Arab leaders, U.N. secretary-general met at a summit in Cairo to discuss the war
AYESHA RASCOE, HOST:
Arab leaders, European officials and the U.N. secretary-general met in Cairo on Saturday to discuss the war between Israel and Hamas. All of them called for international law to be upheld amid an Israeli air campaign that's killed thousands of civilians and devastated the Gaza Strip's infrastructure. The calls came just as Israel said it would step up airstrikes in Gaza and as the U.S. deploys additional missile systems to the region. NPR's Jane Arraf joins us from Amman, Jordan. Hi, Jane.
JANE ARRAF, BYLINE: Good morning, Ayesha.
RASCOE: So summits like this one usually end in some statement of agreement - but not this one.
ARRAF: You're right - not this one. There was no concluding statement that would have indicated a broad agreement. If it did anything, really, it tried to send the message that Palestinians exist, that they have the same right to life as other people and the underlying message that even though Hamas doesn't speak or act for the Palestinian people, Israel is inflicting collective punishment. Jordan's King Abdullah spoke in English at the summit because he said he wanted his message to reach Americans and Europeans. And he said if any other country were depriving civilians of shelter, food and water and demolishing infrastructure, it would be condemned. He said Palestinians felt abandoned.
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KING ABDULLAH II: And still, for the most part, global silence. Yet the message the Arab world is hearing is loud and clear - Palestinians' lives matter less than Israeli ones.
ARRAF: That's also the message, by the way, that I've been hearing from the streets in Amman. One refugee from Gaza here told me that he feels, nobody sees us.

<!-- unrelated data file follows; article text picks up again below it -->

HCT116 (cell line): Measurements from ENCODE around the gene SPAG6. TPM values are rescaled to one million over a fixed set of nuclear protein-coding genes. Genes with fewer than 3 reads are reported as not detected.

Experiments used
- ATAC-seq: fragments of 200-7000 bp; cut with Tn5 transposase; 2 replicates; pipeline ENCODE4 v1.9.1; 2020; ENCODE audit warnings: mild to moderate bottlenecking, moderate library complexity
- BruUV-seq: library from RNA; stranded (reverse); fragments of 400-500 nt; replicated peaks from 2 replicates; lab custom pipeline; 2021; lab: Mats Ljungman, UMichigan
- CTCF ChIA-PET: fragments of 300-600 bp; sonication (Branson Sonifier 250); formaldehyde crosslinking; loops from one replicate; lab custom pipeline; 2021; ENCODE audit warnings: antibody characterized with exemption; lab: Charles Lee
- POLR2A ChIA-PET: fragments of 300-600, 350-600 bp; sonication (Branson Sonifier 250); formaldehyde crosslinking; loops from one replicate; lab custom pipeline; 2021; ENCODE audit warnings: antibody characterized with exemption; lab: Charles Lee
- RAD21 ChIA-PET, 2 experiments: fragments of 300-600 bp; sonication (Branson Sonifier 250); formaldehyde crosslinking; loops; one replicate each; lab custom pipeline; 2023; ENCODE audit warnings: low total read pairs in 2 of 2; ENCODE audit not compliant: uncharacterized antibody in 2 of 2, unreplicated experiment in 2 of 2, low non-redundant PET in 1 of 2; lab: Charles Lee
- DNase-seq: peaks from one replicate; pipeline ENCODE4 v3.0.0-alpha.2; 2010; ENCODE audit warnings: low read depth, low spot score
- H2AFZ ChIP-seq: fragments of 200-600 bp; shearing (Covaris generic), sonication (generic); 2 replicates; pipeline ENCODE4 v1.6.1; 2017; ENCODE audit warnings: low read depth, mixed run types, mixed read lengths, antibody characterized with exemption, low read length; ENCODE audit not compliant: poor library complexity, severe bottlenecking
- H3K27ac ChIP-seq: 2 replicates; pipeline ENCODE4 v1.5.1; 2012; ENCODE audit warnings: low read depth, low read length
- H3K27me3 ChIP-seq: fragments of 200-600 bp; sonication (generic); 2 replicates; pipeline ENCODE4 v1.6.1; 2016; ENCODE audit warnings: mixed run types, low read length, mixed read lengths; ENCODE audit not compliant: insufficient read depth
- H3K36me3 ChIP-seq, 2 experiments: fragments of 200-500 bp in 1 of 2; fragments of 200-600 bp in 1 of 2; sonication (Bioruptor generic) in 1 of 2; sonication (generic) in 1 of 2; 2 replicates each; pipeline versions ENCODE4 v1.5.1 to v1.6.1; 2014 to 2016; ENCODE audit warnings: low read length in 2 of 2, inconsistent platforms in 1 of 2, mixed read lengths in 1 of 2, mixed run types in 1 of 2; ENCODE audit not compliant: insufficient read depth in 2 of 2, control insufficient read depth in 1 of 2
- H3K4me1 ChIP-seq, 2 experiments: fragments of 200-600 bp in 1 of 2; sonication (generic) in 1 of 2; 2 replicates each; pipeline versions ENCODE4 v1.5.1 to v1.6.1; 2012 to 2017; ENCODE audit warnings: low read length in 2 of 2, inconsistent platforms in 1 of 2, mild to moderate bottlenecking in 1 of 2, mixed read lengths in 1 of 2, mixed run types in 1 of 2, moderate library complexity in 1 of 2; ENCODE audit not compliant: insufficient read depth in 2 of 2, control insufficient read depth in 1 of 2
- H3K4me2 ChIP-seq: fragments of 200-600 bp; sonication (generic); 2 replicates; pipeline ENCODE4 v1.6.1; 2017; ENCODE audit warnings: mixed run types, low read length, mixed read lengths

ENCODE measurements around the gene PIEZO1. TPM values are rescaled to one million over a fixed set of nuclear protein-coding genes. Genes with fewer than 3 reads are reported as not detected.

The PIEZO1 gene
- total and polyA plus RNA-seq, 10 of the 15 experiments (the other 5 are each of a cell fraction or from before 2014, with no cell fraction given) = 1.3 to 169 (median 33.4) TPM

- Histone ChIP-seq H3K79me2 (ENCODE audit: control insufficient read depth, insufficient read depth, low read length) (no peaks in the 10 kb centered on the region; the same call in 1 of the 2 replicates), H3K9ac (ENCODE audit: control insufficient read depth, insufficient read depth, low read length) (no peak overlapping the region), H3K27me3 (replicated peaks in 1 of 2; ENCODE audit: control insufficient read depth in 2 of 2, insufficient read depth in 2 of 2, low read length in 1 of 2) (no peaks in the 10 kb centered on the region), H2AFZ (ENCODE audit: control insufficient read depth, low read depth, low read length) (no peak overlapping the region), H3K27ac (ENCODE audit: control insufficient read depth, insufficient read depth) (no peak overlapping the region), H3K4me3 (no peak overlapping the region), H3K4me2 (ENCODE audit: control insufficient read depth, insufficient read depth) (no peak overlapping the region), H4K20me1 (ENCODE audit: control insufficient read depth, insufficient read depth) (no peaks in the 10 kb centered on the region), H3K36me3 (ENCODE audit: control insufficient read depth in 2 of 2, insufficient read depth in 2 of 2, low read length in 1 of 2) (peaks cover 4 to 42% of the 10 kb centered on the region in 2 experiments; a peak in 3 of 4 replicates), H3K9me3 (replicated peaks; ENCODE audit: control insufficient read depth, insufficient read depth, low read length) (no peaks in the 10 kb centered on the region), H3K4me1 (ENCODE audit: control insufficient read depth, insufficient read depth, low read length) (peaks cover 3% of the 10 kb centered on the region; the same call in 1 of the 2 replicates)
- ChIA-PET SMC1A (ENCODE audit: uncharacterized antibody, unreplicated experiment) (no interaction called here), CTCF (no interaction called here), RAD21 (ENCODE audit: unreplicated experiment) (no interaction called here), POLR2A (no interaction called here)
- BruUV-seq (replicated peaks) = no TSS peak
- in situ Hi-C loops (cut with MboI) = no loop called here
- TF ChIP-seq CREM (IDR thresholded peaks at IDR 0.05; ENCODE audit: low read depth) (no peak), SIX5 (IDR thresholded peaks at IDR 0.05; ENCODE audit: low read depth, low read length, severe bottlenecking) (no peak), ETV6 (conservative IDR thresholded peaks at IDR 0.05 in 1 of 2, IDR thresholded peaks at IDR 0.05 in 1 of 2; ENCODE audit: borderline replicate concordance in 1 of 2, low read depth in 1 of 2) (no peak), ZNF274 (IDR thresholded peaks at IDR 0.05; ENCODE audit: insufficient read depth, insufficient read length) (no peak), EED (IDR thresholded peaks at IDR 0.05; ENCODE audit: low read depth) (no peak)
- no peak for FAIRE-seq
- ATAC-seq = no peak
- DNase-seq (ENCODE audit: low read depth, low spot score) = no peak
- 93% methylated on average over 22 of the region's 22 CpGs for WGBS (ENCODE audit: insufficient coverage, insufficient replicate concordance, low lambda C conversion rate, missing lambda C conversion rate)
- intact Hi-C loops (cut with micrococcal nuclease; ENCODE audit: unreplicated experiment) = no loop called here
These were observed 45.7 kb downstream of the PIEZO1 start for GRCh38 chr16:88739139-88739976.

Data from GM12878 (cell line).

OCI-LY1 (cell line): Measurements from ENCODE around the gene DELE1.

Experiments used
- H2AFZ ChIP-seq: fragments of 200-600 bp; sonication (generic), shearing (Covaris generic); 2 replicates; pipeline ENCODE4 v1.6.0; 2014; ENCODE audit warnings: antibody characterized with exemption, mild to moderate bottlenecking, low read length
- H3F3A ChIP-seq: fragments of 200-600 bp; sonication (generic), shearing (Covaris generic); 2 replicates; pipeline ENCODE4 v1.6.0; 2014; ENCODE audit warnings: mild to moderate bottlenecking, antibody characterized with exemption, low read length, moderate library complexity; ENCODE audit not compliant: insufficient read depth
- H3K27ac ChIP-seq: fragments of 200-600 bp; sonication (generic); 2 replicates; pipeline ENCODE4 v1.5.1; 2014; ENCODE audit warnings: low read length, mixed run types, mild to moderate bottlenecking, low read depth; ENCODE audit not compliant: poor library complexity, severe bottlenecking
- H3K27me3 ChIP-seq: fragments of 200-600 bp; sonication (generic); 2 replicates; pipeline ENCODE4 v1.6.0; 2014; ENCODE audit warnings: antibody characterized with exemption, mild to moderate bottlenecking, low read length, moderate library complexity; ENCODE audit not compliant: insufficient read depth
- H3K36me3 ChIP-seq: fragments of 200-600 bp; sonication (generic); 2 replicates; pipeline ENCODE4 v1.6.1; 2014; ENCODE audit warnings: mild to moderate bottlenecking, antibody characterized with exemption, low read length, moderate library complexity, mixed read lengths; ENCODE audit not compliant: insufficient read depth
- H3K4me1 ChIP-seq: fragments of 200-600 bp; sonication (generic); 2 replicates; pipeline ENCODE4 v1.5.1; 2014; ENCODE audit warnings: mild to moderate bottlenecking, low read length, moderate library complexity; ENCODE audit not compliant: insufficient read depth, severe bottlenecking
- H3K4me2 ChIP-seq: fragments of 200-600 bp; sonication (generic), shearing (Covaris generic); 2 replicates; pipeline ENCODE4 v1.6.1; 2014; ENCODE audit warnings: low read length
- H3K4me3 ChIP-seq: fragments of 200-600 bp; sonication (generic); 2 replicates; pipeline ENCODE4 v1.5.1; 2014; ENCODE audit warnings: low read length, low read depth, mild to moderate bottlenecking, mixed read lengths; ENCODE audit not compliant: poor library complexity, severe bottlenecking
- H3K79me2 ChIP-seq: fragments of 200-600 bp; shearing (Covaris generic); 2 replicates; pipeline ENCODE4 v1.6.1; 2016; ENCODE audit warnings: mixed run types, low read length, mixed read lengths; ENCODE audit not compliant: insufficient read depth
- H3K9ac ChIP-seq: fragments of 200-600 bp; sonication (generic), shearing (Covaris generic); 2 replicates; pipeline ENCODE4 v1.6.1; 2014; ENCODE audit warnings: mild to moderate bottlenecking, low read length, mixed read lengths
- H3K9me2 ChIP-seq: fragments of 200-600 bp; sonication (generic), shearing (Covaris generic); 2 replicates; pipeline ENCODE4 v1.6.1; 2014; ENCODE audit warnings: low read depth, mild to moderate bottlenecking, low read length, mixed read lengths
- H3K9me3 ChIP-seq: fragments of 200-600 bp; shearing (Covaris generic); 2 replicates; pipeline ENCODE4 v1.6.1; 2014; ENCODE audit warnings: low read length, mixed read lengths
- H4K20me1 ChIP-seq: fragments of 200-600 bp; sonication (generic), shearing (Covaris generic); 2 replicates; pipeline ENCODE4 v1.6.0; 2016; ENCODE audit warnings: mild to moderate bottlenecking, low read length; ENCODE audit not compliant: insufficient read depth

RASCOE: Did the leaders at the summit agree to take any action?
ARRAF: They didn't. You know, this conference was always going to have limited effectiveness because of who wasn't there. The U.S. this week vetoed a U.N. call for a cease-fire in Gaza and sent only a lower-level official to the summit. President Biden, though, did visit Israel days before. And he was supposed to come to Jordan, too. But that was called off after the hospital strike in Gaza. Israel wasn't there. Nor was Iran, one of the most powerful countries in the region.
And as for the president of the Palestinian Authority, Mahmoud Abbas, he referred to what a lot of Arab countries see as the central issue here - that Israeli attacks are aimed at pushing out even more Palestinians as refugees. That's on top of the millions forced from their homes since 1948. And it would likely torpedo any chance of an eventual Palestinian state. Here's how he put it.
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MAHMOUD ABBAS: (Non-English language spoken).
ARRAF: He's repeating three times, we will not leave. We will remain on our land. In any case, Gazans are trapped there. And Egyptian President Abdel Fattah El-Sisi has made clear he won't take in refugees from there. That's because of security concerns and his fear that if Gazans left, they'd never go back. They would stay in Egypt, and there'd be even less chance for a Palestinian state.
RASCOE: In the 30 seconds we have left - obviously, Arab leaders want to see an immediate stop to violence, but what else do they want?
ARRAF: Well, they want to see a two-state solution, one along the lines agreed to by Israel and Palestinian leaders in the 1990s. That issue has really been on the back burner recently, with some powerful Arab countries warming up to Israel. The lack of Palestinian homeland has always been seen here as one of the biggest drivers of instability in the region. And this war is a dramatic reminder of that.
RASCOE: That's NPR's Jane Arraf in Amman. Thanks so much.
ARRAF: Thank you. Transcript provided by NPR, Copyright NPR.
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